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Maybe Huge Philanthropic Gifts Aren’t What the World Needs

Unless we take a more scientific approach to philanthropy, we risk spending a lot of money doing some very backward, ineffective, and inefficient things.
Was Mark Zuckerberg's donation of 100 million dollars to help fix the schools in Newark, New Jersey, a failure? Image credit: Justin Sullivan/Getty Images

We tend to think that philanthropy is good in itself. Giving money to those in need is surely a laudable act, worthy of praise and by no means criticism. But what if the ways we choose to donate money are misguided? To paraphrase the catchy title of a rather controversial book, what if there were ways we could do good — better?

Philanthropy advisor and author Caroline Fiennes thinks the way we do philanthropy is deeply flawed. To prove her point, she takes none other than Mark Zuckerberg as a (bad) example.

What’s wrong?

In 2010, the Facebook CEO and co-founder announced in front of a live audience that he would donate no less than $100 million to fix the schools in Newark, New Jersey. The charitable act turned out to be a failure, as judged by one close observer, as most of the money was wasted and students did not get the support they needed.

Why did this happen? Simply put – because we do not know how to “donate well.”

Not enough research is being done. Fiennes cites the only few studies available on donor effectiveness, which have all pointed to “leaks” in the philanthropy system. Money is squandered on hiring consultants, drawing up proposals, and managing grants.

We look too much into how worthy the receivers are of the donation, but don’t investigate the effectiveness of the philanthropists. The negative consequences are suffered unilaterally. As Fiennes puts it:

“Funders are rarely punished for under-performing and usually don’t even know when they are: if the work that they fund helps one child but could have helped ten, that ‘opportunity cost’ is felt by the would-be beneficiaries, not by the funder.”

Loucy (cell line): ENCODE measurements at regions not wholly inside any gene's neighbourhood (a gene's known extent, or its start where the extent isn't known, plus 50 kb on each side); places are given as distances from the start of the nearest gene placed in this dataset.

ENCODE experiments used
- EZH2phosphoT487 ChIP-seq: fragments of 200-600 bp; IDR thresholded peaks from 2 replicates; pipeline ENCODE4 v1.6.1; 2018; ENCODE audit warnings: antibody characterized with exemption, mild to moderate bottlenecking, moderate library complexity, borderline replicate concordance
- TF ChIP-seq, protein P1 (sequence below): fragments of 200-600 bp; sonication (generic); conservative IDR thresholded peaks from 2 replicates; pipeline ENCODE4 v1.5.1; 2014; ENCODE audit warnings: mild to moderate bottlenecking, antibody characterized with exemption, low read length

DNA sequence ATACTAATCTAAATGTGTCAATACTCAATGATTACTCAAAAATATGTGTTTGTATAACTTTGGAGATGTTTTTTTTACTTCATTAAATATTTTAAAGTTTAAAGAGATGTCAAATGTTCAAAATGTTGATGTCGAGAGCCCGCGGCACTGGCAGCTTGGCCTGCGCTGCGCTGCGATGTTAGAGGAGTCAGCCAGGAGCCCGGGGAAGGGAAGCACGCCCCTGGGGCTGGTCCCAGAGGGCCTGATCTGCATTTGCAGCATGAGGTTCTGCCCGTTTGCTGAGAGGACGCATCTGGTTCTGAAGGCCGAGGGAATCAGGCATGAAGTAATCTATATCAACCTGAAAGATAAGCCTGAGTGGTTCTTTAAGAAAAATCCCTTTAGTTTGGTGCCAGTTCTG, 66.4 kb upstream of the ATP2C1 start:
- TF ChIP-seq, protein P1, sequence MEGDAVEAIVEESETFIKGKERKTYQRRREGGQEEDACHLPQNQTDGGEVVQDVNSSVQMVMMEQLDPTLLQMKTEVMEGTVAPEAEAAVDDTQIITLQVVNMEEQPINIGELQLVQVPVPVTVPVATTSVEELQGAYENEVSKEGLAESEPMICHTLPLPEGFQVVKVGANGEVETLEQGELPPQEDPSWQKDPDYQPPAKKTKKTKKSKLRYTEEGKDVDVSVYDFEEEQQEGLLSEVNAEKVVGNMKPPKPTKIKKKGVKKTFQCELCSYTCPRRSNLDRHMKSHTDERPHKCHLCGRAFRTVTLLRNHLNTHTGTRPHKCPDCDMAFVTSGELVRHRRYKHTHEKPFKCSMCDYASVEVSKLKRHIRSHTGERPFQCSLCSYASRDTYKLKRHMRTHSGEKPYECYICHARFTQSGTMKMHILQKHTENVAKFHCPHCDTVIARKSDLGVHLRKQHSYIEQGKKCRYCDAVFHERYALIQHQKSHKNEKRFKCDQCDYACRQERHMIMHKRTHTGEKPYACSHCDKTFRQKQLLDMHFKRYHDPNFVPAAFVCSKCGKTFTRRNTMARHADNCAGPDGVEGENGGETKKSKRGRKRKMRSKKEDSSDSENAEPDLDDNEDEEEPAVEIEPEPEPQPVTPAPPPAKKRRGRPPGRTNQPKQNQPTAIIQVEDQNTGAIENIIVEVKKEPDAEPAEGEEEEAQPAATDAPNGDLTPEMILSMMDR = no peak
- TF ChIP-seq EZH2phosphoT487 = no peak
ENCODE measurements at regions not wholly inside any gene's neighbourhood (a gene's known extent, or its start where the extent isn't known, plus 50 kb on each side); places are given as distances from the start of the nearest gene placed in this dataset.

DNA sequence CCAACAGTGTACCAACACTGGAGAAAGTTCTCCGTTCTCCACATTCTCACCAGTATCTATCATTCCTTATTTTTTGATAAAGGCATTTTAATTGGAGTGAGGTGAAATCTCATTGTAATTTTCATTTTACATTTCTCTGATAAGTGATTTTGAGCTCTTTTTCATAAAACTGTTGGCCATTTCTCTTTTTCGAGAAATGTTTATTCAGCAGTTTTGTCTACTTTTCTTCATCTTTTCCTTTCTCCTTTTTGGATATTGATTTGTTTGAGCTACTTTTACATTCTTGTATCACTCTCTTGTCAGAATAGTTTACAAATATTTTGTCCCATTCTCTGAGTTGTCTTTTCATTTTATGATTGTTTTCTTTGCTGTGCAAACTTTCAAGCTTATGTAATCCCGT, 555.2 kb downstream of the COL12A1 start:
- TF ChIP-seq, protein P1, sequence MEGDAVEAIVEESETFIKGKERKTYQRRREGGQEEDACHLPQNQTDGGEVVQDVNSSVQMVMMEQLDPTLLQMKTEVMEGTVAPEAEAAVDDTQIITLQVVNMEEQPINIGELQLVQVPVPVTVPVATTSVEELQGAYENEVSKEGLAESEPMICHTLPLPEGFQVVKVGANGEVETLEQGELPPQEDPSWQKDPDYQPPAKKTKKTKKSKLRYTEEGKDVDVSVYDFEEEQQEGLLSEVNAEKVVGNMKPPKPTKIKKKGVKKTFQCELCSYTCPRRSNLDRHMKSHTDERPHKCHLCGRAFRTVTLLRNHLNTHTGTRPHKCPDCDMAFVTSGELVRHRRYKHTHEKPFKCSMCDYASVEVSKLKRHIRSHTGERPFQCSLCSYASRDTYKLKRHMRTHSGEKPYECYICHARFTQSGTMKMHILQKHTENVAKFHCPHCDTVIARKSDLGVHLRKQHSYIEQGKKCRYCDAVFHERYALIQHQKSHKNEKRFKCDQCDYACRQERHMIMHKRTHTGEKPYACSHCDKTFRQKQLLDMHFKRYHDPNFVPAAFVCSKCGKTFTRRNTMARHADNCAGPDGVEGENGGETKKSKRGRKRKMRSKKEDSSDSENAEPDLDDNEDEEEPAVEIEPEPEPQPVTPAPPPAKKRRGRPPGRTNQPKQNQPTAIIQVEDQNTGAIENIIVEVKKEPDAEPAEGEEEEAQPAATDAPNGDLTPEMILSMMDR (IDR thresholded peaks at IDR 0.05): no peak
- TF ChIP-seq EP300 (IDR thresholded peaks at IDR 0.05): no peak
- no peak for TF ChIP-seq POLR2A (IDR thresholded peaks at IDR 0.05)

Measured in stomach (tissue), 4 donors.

What can we do to fix it?

So what can we do to make a “successful” donation? And importantly, how do we define “success”?

In a long-term analysis of philanthropic practices that Fiennes conducted together with Dr. Helen Owen, the authors define success in relation to the question: “To what extent has the engagement met or exceeded the goals with which it began?” If the intervention exceeded or met most of the goals, then we are dealing with a successful act of philanthropy.

Three questions should be enough to help donors figure out whether their philanthropy is working, Fiennes says.

First, they should ask themselves how many of their funding grants achieve their goals – or what Fiennes calls the “donor’s hit rate.”

Secondly, how much of the money goes to bureaucratic activities such as drawing up proposals and reports for the donor?

Finally, are the recipients happy with the donation, i.e. have the goals of the grant been met?

Asking the right questions

Successful philanthropy starts with asking the right questions. Apart from the three main ones above, there are other several key aspects of giving that need more scrutiny.

For example, we tend to think the bigger the grant, the better, but Fiennes’ 10-year-long analysis revealed that the size of the grant has little to do with the success of the donation. Other studies also suggested big grants were no better than small ones. So when do large grants work better than small ones? And does the nature of the work involved play a role?

Specialization is another key issue. Should funders give money to a wide range of causes, or should they hone in on a single one? Little is known about the link between specialization and philanthropy, Fiennes points out.

Philanthropist and model Natalia Vodianova attends UNICEF Youth Meet And Greet at United Nations Plaza on September 27, 2015 in New York City. Image credit: Michael Loccisano/Getty Images

Finally, what’s the best way to select grantees? And what role do our biases play in choosing the best candidates? The human brain is riddled with cognitive biases, and so are our interviewing practices: whether the interviewee tends to answer in a socially agreeable way because of the “social desirability” bias, or the interviewer picks out the candidate they like most because of their subjectivity or gender bias – qualitative research may not be the best way to decide who to award the grant to.

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We need to start treating philanthropy more like a science, Fiennes says. Her appeal echoes Peter Singer’s “effective altruism” – the ethical movement that uses science to maximize the impact of charity giving.

“When medicine became a science, health and longevity increased,” Fiennes writes. “Similarly, a science of philanthropy could reveal principles about which ways of giving are most successful. “

But how can science tame the deeply human aspects involved in philanthropy? Watch Katherina Rosqueta, the founding executive director of the Center for High Impact Philanthropy at the University of Pennsylvania, explore the reasons behind philanthropy and discuss the connection between the personal journey of commitment and high-impact giving.


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